A Michigan-based environmental engineering consulting firm has started an independent study of Dayton’s water quality, nearly a year after the project was suspended because of the COVID-19 pandemic.
LimnoTech, working with the Miami Conservancy District, will also study the city’s water infrastructure. The project is expected to last about eight months, U.S. Rep. Mike Turner, R-Dayton, and his 13-member water quality panel announced Thursday, after the group’s first meeting of the new year.
Turner formed the panel in 2019, after two local water emergencies — a 36-inch water main broke in the middle of the Great Miami River near the Keowee Street Bridge in February, and the Memorial Day tornadoes. Each time, many residents were left without clean drinking water for days.
In addition, manmade contaminants known as “forever chemicals” or PFAS — per- and polyfluoroalkyl substances — have been detected in the drinking water in Dayton and Wright-Patterson Air Force Base. Studies suggest that exposure to the chemicals might affect pregnancy, increase cholesterol levels and cause some forms of cancer, according to the Centers for Disease Control and Prevention.
The water quality panel is a joint effort that includes the cities of Dayton and Trotwood, Montgomery County, regional businesses and institutional and community leaders. Nearly every organization represented on the committee contributed to LimnoTech’s $90,000 fee, officials have said.
During the meeting Thursday, LimnoTech shared with the committee the scope of the project, and they got feedback from the group to ensure that it’s consistent with the community’s needs and understanding, Turner said. The consultants also gave the panel an idea of what they can expect from the final report, he said.
The water quality study will give area leaders an understanding of what they are doing well in terms of the water system, areas of improvement and how they should address those areas, Turner has said. It will also help officials confirm the consistency of service deliveries, the infrastructure that is necessary for the future and to ensure there’s plenty of clean water available for the area, he said Thursday.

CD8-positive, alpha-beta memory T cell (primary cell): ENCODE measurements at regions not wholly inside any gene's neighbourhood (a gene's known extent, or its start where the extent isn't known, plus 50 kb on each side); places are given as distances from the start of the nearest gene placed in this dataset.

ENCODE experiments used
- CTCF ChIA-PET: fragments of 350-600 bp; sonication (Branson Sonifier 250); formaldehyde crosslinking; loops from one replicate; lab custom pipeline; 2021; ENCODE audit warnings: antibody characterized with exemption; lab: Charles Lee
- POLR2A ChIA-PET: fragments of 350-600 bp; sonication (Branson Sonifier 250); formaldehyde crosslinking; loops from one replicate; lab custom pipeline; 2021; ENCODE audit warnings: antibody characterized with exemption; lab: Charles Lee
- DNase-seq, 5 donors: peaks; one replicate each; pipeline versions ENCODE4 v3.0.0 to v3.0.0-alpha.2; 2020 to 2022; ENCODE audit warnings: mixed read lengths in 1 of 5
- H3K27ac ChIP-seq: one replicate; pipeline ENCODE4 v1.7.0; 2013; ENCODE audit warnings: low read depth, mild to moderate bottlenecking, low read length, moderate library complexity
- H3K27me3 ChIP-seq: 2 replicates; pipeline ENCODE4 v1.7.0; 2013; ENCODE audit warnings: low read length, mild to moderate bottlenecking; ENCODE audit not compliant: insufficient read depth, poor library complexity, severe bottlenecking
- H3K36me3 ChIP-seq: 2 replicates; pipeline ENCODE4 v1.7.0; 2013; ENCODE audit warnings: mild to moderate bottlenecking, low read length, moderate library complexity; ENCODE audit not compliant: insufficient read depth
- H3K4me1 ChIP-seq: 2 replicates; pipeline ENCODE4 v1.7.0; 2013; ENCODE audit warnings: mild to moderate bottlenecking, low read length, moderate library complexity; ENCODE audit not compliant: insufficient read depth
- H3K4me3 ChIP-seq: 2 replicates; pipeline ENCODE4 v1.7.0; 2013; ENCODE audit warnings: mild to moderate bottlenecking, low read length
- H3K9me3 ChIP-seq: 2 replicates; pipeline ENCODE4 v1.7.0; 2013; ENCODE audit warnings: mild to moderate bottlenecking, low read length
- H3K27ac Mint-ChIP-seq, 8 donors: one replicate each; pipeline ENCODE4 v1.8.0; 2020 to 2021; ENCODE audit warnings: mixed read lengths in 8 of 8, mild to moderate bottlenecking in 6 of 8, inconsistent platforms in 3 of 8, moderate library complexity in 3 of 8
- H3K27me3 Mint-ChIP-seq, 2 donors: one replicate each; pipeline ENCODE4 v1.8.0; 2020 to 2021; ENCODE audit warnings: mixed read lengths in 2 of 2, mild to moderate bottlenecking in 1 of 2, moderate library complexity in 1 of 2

“This can be a roadmap for us as we work to try to get resources for the county and the city to ensure that they have what they need to continue to operate the water system for our region,” the congressman said.
The report also will bolster confidence for residents and businesses that rely on the the water, said Tom Raga, the committee’s chair and Dayton Power & Light vice president.
“This is something that can give an independent, unbiased report back to us and we provide confirmation of the good work we think is going on,” he said.
The study will unfold in stages, and a report will be generated at the end of each one, Raga said. The first stage, which is a look at the data, is expected to be complete in mid- to late March. The next report will be the gap analysis, and it’s scheduled for the latter part of July. The final report will be due mid to late September, Raga said.
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Our team of investigative reporters digs into what you identified as pressing issues facing our community. The Path Forward project seeks solutions to these problems by investigating the safety and sustainability of our drinking water.
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